These days,on Friday nights, for Kabbalat Shabbat, our congregation does away with a bima altogether. The service is held in one of our smaller social halls. The Hazzan stands in the middle of the circle with only a music stand to hold his siddur. I wander around through the aisles and around the back, encouraging the congregation to sing and participate in the service. I enter the center of the circle only when I have something I need to do in the center, i.e. give a d'var Torah or lead a reading. I encourage others to lead reading just by standing up at their seats.

Beyond the Building

My good friend Rabbi Edwin Farber told me a story of a renovation of the sanctuary that happened at his synagogue. The plans called for the Torah reading table to be built into the bima, right on the edge next to the steps. Rabbi Farber tried to explain to the builder that there had to be room for four people to stand around the table: a Torah Reader, a person called to the Torah but who couldn't read the Torah so the Torah Reader would read for him, a Gabbai who made sure the Torah Reader did not make a mistake and another Gabbai who made sure that a mistake did not slip past the first Gabbai. The builder listened carefully and asked, “How many classrooms are we including in this building?” “Seven” said the Rabbi. “That's a good thing,” replied the builder, “since none of your people can read!”

A synagogue is more than a sanctuary. It needs office space, classrooms, meeting rooms, perhaps a smaller chapel, a kitchen and a space for dinners and social events. The key is to be able to use the space effectively and efficiently. Moveable partitions between classrooms can give more room but could be noisy when both rooms are used. Early Childhood classes can be converted to Religious school classrooms but that change could be more work than the time between schools allows. A secretarial pool is an efficient use of space but makes it difficult for members needing a private meeting with the Rabbi to set that up. Designing a building requires a lot of thought and consideration.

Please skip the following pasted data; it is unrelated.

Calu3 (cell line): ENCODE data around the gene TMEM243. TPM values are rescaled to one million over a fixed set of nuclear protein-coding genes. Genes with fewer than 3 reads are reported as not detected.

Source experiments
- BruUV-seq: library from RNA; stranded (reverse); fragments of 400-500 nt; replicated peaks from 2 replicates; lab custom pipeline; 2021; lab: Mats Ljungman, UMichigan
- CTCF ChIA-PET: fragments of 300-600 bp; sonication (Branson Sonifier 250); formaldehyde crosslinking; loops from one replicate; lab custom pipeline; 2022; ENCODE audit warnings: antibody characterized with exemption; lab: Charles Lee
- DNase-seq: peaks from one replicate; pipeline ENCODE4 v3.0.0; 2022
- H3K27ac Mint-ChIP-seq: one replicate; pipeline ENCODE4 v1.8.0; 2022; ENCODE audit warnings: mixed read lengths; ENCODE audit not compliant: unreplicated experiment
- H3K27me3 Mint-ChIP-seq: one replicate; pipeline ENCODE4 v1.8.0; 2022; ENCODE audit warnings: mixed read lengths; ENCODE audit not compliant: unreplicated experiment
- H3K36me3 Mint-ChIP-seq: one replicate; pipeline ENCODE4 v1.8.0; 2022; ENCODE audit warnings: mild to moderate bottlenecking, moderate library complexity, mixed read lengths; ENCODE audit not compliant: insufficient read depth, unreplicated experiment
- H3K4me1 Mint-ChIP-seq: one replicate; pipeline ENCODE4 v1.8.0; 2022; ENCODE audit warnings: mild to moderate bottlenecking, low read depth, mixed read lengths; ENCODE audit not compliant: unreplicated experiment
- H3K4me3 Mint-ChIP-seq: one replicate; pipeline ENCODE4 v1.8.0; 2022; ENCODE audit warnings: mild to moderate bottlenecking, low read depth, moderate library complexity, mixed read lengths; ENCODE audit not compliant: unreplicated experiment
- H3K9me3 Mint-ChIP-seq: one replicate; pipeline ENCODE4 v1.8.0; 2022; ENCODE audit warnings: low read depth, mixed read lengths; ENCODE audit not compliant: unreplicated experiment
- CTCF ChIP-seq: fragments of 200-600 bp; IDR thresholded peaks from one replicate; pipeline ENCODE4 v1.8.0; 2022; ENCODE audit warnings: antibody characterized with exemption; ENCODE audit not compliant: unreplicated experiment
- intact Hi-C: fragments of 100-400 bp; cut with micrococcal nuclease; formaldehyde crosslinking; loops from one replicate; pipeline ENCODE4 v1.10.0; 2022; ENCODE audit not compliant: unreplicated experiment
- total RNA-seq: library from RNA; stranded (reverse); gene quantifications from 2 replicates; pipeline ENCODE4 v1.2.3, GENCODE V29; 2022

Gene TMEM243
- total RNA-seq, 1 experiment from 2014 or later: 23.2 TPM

For start-up and small congregations, one must consider whether a building is really necessary. Meetings and adult studies can be held at the homes of members. After school classrooms can be rented from a public/private school that has empty rooms after the school day is over. A storefront with moveable chairs, some office space and some moveable partitions may be all a congregation needs for awhile without requiring a mortgage and full tilt capital campaign. This could allow financial resources to be concentrated on people and programs and not on maintaining a building. Building maintenance can be an expensive overhead that makes future budget cuts difficult. In these days of home offices, conference rooms that rent by the hour and the local copy store serving as an email, snail mail and package office with computer equipment to get office work done, there may be fewer reasons for small congregations to own a building at all.